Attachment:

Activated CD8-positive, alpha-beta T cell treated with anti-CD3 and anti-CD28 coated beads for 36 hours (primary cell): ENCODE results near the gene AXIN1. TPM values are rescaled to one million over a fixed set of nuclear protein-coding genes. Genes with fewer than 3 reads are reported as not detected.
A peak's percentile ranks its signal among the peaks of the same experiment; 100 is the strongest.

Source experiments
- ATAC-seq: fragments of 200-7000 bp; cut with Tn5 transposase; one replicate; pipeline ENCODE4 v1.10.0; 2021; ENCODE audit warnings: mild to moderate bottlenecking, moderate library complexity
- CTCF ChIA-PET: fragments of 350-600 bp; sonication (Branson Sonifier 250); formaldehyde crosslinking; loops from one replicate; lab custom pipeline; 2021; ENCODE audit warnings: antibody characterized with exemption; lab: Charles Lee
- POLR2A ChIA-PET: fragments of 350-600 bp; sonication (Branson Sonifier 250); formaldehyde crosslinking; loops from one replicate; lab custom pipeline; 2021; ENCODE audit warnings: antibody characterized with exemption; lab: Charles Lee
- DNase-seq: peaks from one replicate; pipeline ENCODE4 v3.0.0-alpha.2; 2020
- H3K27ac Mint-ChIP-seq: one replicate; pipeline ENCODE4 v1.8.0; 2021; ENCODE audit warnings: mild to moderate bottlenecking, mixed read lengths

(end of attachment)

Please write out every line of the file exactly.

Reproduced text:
Activated CD8-positive, alpha-beta T cell treated with anti-CD3 and anti-CD28 coated beads for 36 hours (primary cell): ENCODE results near the gene AXIN1. TPM values are rescaled to one million over a fixed set of nuclear protein-coding genes. Genes with fewer than 3 reads are reported as not detected.
A peak's percentile ranks its signal among the peaks of the same experiment; 100 is the strongest.

Source experiments
- ATAC-seq: fragments of 200-7000 bp; cut with Tn5 transposase; one replicate; pipeline ENCODE4 v1.10.0; 2021; ENCODE audit warnings: mild to moderate bottlenecking, moderate library complexity
- CTCF ChIA-PET: fragments of 350-600 bp; sonication (Branson Sonifier 250); formaldehyde crosslinking; loops from one replicate; lab custom pipeline; 2021; ENCODE audit warnings: antibody characterized with exemption; lab: Charles Lee
- POLR2A ChIA-PET: fragments of 350-600 bp; sonication (Branson Sonifier 250); formaldehyde crosslinking; loops from one replicate; lab custom pipeline; 2021; ENCODE audit warnings: antibody characterized with exemption; lab: Charles Lee
- DNase-seq: peaks from one replicate; pipeline ENCODE4 v3.0.0-alpha.2; 2020
- H3K27ac Mint-ChIP-seq: one replicate; pipeline ENCODE4 v1.8.0; 2021; ENCODE audit warnings: mild to moderate bottlenecking, mixed read lengths